From Carthorse to Helicopters: The History of Battlefield Casualty Evacuation

Medical evacuation only reached maturity recently, but has its roots as far back as the medieval period.
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Battlefield Casualty Evacuation

For as long as people have fought wars, there has been a need to evacuate and treat wounded soldiers, a process widely known today as “casevac.”

Systems of care for wounded soldiers appeared very early in human history. Evidence from papyri shows that the ancient Egyptians had a good knowledge of treating battle wounds as early as 1600 BCE and that they deployed physicians and surgeons to military garrisons to maintain the health of their fighting forces. The Babylonians ,however, were probably the first to employ full-time military surgeons by about 1000 BCE. Of course, the military medics par excellence of the ancient world were the Romans.

The Roman approach to casualty extraction and treatment was as well thought out as all other aspects of their military machine. Battlefield first aid was practiced at the front line, and casualty collection was organised based on the legion system. In fact, the speed and efficiency with which Roman armies delivered treatment to wounded soldiers wouldn’t be matched again until relatively recent times.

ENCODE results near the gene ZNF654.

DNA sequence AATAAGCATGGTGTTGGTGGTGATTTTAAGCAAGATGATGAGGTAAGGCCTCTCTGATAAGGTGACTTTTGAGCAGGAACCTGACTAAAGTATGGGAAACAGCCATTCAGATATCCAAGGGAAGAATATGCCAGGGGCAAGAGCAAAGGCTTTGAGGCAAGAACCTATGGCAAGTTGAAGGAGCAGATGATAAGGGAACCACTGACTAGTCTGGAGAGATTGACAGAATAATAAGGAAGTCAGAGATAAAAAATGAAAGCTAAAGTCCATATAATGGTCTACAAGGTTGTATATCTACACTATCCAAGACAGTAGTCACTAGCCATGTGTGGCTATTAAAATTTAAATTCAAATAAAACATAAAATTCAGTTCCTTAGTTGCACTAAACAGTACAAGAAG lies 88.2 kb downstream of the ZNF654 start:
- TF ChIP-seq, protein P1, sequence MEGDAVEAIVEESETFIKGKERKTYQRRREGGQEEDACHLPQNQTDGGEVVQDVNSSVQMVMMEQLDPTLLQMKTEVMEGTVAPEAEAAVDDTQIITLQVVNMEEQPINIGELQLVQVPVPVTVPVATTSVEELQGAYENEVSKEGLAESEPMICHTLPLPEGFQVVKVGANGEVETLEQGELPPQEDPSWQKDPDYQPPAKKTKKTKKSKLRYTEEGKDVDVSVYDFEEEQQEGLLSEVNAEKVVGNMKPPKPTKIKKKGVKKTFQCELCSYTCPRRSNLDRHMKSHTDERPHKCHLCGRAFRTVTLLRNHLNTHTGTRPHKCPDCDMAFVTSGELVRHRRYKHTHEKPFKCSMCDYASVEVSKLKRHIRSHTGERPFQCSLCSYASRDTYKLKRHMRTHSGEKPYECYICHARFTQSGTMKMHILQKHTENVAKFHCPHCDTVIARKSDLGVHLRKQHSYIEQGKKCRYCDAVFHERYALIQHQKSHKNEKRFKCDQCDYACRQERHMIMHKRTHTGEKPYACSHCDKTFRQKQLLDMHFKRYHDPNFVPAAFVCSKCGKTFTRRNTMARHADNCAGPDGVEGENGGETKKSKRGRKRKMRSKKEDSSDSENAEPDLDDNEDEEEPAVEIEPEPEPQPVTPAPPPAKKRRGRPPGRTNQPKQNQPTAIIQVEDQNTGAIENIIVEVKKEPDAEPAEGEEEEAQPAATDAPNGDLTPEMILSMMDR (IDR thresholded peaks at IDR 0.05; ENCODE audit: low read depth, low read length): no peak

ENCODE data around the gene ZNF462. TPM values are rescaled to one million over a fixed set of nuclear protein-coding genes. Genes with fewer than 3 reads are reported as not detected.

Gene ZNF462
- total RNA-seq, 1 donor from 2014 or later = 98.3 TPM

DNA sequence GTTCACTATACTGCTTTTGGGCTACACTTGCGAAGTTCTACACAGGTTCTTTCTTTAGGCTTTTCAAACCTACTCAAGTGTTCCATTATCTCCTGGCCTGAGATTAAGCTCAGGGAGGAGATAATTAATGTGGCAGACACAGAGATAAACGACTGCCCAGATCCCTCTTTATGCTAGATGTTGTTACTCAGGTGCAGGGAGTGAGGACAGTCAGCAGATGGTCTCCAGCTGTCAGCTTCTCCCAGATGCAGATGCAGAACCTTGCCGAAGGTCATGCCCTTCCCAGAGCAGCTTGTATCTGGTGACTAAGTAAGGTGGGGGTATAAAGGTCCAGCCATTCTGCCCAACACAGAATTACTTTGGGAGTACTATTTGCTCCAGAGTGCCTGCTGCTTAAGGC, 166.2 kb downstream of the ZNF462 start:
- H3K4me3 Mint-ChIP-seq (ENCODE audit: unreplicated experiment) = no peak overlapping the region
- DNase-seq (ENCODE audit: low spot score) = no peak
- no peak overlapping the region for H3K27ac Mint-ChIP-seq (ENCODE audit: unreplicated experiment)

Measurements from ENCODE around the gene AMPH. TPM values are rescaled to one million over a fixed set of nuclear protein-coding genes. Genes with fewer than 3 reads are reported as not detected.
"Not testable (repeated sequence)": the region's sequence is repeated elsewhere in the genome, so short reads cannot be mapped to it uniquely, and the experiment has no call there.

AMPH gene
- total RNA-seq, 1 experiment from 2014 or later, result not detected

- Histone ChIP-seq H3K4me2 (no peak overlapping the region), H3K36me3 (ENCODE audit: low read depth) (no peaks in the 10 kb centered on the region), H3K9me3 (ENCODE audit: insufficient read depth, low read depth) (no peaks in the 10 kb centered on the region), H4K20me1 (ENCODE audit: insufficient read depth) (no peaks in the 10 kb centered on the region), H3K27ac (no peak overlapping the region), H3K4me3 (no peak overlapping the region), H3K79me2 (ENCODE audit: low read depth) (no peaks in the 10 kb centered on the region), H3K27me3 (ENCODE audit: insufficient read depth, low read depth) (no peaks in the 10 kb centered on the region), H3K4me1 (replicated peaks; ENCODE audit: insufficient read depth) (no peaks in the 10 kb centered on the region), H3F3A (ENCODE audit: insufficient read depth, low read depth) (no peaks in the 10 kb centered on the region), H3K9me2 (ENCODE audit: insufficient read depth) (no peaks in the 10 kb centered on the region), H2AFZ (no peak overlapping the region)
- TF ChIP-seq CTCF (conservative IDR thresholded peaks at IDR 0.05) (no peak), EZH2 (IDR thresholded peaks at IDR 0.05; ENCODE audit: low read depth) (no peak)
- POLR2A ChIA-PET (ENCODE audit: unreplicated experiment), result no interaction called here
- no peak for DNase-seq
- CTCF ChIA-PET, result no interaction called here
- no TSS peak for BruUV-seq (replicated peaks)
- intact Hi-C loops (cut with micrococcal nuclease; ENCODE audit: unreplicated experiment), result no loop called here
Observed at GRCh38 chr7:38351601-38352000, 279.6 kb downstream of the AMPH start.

During the medieval period there were haphazard efforts to care for casualties. The army of Philippe le Bel in 13th Century France counted barber surgeons among its ranks, and Henri II of France actually set up mobile hospitals in 1550. Despite these measures, in general, wounded soldiers were largely left to fend for themselves in the Medieval period. Nobles might have access to personal physicians, or at least they’d have servants to drag them from the battlefield but the common soldier had to rely on his mates, or on the fickle mercies of those local people who arrived to loot the battlefield once the fighting had ended.

If casualty evacuation is seen as the means by which a wounded man is most quickly delivered to a capable surgeon, then the medieval indifference to casevac really just reflects the general state of medical care at that time: there was hardly any point getting a casualty to a surgeon because there was so little that could be done for hacked and cleaved bodies.